Mike "Mish" Shedlock is a registered investment advisor representative for SitkaPacific Capital Management. He operates the blog MISH'S Global Economic Trend Analysis and believes in the Austrian School of economics.
President Donald Trump is ready to launch a new trade crackdown on China next week according to a Trump administration official.
Trump’s goal (at least one of them) is to get China to crack down on North Korea. But China knows that Trump won’t stop with North Korea. Trump will want more. Besides, China does not want North Korea destabilized more.
Meanwhile, China does not want North Korea destabilized more.
Deutsche Welle reports US President Donald Trump ponders trade war with China.
Trump has ordered a review of Chinese trade practices that force foreign firms to partner with Chinese firms. This comes shortly after he praised Beijing for its support of harsher UN sanctions on North Korea.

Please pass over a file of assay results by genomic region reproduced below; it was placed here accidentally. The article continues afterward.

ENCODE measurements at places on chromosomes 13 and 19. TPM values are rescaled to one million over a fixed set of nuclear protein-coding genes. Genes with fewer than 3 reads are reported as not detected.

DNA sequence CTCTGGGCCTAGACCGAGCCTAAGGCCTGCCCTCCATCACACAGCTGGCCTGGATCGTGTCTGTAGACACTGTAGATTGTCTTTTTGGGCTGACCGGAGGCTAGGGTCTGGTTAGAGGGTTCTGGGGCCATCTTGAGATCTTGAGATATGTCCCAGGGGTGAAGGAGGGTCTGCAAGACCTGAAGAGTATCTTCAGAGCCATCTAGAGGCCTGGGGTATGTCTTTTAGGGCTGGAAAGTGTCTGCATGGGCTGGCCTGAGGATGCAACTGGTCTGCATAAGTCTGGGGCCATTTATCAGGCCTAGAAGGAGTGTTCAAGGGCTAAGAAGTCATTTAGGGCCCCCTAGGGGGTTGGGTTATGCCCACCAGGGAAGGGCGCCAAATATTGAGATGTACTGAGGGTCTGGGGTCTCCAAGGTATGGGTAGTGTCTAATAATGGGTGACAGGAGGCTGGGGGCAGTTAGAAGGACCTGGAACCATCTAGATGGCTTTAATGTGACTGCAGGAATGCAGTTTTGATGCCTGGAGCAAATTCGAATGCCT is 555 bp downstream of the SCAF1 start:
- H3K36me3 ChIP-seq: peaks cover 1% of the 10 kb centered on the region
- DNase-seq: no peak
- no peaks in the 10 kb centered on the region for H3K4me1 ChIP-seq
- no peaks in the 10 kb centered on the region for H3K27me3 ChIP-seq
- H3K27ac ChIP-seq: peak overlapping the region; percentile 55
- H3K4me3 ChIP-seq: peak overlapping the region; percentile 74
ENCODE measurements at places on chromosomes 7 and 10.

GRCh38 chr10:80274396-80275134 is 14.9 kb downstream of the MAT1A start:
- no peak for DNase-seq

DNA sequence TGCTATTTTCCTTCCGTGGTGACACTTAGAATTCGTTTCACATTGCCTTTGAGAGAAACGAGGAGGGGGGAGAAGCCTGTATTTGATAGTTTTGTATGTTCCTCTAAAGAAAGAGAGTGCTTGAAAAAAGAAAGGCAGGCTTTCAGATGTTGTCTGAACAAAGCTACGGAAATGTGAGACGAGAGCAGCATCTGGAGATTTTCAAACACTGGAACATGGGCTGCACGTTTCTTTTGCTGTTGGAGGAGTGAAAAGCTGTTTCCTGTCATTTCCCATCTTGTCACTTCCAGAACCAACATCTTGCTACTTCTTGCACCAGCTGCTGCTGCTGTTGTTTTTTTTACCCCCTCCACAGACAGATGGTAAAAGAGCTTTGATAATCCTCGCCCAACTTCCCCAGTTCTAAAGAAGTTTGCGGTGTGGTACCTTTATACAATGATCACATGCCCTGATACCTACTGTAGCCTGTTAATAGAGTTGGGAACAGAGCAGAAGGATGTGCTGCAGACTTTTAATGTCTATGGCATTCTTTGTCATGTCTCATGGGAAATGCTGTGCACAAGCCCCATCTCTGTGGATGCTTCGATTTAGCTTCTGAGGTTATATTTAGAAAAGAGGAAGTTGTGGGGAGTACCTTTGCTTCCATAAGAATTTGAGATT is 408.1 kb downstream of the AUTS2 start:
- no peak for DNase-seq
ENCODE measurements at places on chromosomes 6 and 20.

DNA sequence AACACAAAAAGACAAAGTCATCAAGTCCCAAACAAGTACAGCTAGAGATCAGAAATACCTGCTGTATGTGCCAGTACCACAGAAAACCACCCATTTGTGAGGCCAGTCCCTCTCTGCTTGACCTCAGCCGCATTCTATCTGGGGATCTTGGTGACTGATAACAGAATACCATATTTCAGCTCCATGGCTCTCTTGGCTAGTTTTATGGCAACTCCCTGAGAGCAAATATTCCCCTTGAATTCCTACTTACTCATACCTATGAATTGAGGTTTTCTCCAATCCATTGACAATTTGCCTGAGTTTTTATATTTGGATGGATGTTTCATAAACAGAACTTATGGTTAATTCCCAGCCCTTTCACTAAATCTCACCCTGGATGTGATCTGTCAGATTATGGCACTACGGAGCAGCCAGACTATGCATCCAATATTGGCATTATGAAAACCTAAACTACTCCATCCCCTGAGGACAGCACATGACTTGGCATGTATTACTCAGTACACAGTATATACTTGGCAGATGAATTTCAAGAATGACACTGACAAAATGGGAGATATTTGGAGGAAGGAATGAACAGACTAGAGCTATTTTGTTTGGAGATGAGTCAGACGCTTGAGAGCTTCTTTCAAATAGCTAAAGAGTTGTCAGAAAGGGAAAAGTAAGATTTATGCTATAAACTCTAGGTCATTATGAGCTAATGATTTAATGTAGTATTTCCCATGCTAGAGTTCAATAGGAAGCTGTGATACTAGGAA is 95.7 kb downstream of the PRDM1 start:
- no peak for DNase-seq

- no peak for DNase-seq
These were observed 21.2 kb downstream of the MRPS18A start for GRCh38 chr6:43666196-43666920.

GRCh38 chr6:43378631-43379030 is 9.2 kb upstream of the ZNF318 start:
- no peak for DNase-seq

While US President Donald Trump presses China to step up pressure against North Korea, he is considering sparking a trade war with the world’s second largest economy.
On Monday, Trump plans to sign an executive order asking his trade office to investigate China for its alleged theft of American technology and intellectual property.
The president, who is vacationing at his golf club in the state of New Jersey, said Friday that he planned to return to Washington on Monday “for a very important meeting” and “we’re going to have a pretty big press conference.”
Trade Crackdown Coming Monday
Politico reports Trade Crackdown Coming Monday.